A Just-In-Time (JIT) compiler is a feature of the run-time interpreter, that instead of interpreting bytecode every time a method is invoked, will compile the bytecode into the machine code instructions of the running machine, and then invoke this object code instead. Ideally the efficiency of running object code will overcome the inefficiency of recompiling the program every time it runs.
A JIT compiler runs after the program has started and compiles the code (usually bytecode or some kind of VM instructions) on the fly (or just-in-time, as it’s called) into a form that’s usually faster, typically the host CPU’s native instruction set. A JIT has access to dynamic runtime information whereas a standard compiler doesn’t and can make better optimizations like inlining functions that are used frequently.
This is in contrast to a traditional compiler that compiles all the code to machine language before the program is first run.
To paraphrase, conventional compilers build the whole program as an EXE file BEFORE the first time you run it. For newer style programs, an assembly is generated with pseudocode (p-code). Only AFTER you execute the program on the OS (e.g., by double-clicking on its icon) will the (JIT) compiler kick in and generate machine code (m-code) that the Intel-based processor or whatever will understand.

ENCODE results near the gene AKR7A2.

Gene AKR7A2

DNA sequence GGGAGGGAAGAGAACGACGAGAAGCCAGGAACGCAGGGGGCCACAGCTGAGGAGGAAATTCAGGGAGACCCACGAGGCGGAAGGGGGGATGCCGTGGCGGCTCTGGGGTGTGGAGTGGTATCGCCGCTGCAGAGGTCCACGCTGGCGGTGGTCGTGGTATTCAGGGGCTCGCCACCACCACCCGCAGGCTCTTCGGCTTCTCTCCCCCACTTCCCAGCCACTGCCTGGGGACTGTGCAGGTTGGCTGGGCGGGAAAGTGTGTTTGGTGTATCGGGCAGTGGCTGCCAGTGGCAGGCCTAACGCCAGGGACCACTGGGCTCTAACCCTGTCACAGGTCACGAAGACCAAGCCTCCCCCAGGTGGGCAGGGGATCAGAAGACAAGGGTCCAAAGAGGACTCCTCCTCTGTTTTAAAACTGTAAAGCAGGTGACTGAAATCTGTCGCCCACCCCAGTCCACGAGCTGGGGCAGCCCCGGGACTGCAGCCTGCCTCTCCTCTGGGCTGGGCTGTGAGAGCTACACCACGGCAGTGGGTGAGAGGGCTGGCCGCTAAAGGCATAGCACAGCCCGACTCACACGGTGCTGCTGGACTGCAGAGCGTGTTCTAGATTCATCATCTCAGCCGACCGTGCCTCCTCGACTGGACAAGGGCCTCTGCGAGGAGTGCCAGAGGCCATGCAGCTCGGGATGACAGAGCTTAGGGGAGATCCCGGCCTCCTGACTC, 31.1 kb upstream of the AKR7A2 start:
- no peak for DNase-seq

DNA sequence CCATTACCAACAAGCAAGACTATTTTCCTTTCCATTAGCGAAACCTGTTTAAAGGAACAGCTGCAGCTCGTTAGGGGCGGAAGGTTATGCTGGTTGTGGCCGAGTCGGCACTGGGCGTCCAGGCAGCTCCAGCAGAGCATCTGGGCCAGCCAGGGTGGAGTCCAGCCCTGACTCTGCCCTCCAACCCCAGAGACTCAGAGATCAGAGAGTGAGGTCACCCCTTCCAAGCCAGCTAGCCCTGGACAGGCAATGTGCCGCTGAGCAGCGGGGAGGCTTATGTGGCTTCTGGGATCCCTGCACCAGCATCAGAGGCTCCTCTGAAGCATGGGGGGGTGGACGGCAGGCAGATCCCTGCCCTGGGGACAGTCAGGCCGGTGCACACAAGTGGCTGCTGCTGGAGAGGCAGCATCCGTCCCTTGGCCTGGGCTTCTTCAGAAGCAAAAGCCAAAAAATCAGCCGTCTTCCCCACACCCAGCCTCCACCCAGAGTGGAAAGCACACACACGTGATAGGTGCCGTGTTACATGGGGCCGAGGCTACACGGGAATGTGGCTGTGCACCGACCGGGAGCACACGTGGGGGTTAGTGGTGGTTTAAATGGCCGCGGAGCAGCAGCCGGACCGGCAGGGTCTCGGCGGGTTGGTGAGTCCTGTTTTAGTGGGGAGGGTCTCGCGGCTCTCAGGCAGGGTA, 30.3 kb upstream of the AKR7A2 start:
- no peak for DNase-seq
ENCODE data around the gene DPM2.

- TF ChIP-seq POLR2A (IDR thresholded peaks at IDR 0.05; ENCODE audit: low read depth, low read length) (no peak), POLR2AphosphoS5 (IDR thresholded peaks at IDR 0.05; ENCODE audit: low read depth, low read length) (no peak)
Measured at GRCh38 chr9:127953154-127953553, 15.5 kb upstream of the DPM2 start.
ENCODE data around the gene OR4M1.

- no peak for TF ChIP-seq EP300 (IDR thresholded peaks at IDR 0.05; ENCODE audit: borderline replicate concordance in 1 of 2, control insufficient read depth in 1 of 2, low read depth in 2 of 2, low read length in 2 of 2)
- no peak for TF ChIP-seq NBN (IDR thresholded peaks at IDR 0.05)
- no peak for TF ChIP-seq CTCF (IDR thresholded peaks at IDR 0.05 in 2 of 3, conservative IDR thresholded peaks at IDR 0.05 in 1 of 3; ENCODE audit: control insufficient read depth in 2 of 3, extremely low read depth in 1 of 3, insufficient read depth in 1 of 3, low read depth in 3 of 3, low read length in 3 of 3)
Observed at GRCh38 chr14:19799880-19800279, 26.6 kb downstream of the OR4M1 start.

The source code is completely converted into machine code
The source code will be converted into assembly language like structure [for ex IL (intermediate language) for C#, ByteCode for java].
The intermediate code is converted into machine language only when the application needs that is required codes are only converted to machine code.
JIT vs Non-JIT comparison:
In JIT not all the code is converted into machine code first a part of the code that is necessary will be converted into machine code then if a method or functionality called is not in machine then that will be turned into machine code… it reduces burden on the CPU.
As the machine code will be generated on run time….the JIT compiler will produce machine code that is optimised for running machine’s CPU architecture.
In Java JIT is in JVM (Java Virtual Machine)
In C# it is in CLR (Common Language Runtime)
In Android it is in DVM (Dalvik Virtual Machine), or ART (Android RunTime) in newer versions.
Java Virtual Machine (JVM)( JVM executes bytecode) maintains a count as of how many time a function is executed. If this count exceeds a predefined limit JIT compiles the code into machine language which can directly be executed by the processor (unlike the normal case in which javac compile the code into bytecode and then java – the interpreter interprets this bytecode line by line converts it into machine code and executes).
Also, next time this function is calculated same compiled code is executed again unlike normal interpretation in which the code is interpreted again line by line. This makes execution faster.